One of the ways to track crop domestication is to examine the seed coat. As crops become more domesticated, so the seed coat thins. Measuring the seed coat can be a problem. One way would be to slice sections and measure them, but what if you needed a non-destructive method to measure the seed coat?
Enter Diamond Light. Diamond Light is a synchotron. It spins electrons round rapidly in magnetic fields and in doing do energises them so that they can then release photons. The kind of light varies between infra-red and X-rays, with different beamlines used for different lights. By using the high-resolution X-ray computed tomography (HRXCT) technique on Diamond’s I13-2 beamline, the researchers were able to measure for the first time the coat thickness throughout the entire seed. The results are in a new open access paper: Seed coat thinning during horsegram (Macrotyloma uniflorum) domestication documented through synchrotron tomography of archaeological seeds
“Seed coat thickness is a great indicator of domestication, as thinner coats will mean faster germination of a seed when it is watered,” explains Dorian Fuller, co-author on the paper. “But conventional methods of looking at the seed coat require breaking and destroying archaeological specimens.”
“Being able to look at the seed coat thickness without breaking the sample is possible by other methods, but you can only look at a spot on the seed,” adds Charlene Murphy, co-author on the paper. “The beamline at Diamond has allowed us to look at the entire seed, and has shown considerable variation within individual specimen’s seed coat thickness.”
Horsegram, Macrotyloma uniflorum is not a commonly-known bean in the West, but that might change with the right marketing. It’s still commonly eaten in India today, but not well studied in the archaeological record. It seems to have been an early domesticated crop, along with other beans studied by Fuller (free access).
This is the first time that HRXCT has been applied to entire archaeological seeds. What Fuller and Murphy found is that even with an individual seed, the thickness varied over the bean. They state that this may be “due to differential shrinkage during charring on different parts of the same seed and post-charring damage leading to apparent thinning.” Because of this variation, they argue that a large sample is needed for accurate measurement, which makes a non-destructive method of measuring even more valuable.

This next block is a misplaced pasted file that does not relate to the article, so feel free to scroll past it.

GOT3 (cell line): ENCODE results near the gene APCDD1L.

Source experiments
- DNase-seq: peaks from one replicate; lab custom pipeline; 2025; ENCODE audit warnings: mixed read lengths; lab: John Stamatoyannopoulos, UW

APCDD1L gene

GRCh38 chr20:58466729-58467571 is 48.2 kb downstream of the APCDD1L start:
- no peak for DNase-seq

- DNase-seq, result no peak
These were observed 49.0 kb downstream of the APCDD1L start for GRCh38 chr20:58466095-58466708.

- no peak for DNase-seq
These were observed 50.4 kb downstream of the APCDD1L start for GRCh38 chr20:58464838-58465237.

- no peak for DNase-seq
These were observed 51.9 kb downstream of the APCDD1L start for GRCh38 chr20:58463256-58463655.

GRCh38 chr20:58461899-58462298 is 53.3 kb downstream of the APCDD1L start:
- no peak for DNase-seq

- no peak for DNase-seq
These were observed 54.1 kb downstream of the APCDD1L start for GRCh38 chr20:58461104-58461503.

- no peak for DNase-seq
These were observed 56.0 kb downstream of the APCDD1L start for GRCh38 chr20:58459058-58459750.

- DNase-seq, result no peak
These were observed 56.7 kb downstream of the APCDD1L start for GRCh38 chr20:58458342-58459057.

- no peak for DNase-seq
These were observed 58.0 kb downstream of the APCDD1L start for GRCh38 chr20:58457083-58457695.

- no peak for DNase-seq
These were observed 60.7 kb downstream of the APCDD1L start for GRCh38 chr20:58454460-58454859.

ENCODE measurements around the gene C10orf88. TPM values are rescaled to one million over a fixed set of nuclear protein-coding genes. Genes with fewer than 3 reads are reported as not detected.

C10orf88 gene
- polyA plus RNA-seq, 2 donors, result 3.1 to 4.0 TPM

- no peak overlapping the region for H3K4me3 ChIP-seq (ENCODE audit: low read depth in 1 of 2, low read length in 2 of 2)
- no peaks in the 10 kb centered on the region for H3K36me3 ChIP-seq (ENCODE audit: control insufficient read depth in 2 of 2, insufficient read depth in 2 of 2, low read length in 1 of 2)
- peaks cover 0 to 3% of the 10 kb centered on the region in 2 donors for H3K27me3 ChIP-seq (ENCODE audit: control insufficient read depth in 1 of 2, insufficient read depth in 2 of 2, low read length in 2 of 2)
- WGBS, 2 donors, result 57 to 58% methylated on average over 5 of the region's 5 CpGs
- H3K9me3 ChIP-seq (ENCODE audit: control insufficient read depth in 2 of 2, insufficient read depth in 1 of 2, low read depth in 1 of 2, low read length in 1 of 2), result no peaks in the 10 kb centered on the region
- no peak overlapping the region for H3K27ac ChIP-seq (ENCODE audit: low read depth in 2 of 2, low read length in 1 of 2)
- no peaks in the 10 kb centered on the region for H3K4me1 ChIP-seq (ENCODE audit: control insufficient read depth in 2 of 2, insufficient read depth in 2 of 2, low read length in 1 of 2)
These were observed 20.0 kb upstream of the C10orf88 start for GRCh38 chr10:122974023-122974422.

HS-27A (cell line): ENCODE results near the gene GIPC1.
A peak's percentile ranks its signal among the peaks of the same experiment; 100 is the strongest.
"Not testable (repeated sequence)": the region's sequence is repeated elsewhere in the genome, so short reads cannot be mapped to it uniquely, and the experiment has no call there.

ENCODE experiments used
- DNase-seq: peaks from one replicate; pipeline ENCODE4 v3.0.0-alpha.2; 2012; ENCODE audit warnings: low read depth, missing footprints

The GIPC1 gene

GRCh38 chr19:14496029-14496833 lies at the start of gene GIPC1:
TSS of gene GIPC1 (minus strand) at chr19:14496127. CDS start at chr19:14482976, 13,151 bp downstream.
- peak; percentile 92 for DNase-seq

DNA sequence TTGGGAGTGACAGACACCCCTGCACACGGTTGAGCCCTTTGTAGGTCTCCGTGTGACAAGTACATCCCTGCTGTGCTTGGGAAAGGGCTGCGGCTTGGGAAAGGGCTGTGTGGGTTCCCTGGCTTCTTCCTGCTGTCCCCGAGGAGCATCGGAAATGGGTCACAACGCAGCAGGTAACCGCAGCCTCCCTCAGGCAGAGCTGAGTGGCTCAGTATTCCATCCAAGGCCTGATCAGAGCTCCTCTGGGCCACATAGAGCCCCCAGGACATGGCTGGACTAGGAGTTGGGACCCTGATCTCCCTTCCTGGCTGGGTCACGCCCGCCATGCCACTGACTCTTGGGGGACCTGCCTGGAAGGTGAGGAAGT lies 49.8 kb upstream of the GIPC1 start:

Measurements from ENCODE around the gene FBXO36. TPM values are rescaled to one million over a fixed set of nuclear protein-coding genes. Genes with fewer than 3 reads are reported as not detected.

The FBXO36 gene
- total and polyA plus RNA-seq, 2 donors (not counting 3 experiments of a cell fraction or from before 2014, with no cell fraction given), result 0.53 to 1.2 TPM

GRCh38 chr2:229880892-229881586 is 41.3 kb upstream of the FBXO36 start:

Of the twelve samples analysed, the seeds could be categorised into two distinct groups, thicker (wild type) seed coats, with averages thicknesses above 17 micrometres, and thinner (more domesticated) seed coats between 10 and 15 micrometres. The results indicated that domestication of horsegram took place during the second millennium BC, with seed coats fair fixed in thickness by the early centuries AD. The findings also show the potential for HRXCT to be used to look at a variety of domesticated grains and pulses, such as peas.
Christoph Rau, Principal Beamline Scientist on I13, where the work was carried out, says “The beamline is a unique tool and is involved in a wide range of applications from high resolution imaging of biological tissues to palaeontological research. In this case, the beamline has enabled the team to produce 3D images of the seeds with incredible micrometer scale resolution, without damaging their precious samples”
“We’re continuing to work with Diamond to look at other interesting archaeological seeds, and how they’ve become domesticated,” concludes Fuller. “Peas are a great example of this – wild peas are ejected from their pods naturally, but domesticated peas only leave the pod when the cultivator removes them – a quite symbiotic relationship.”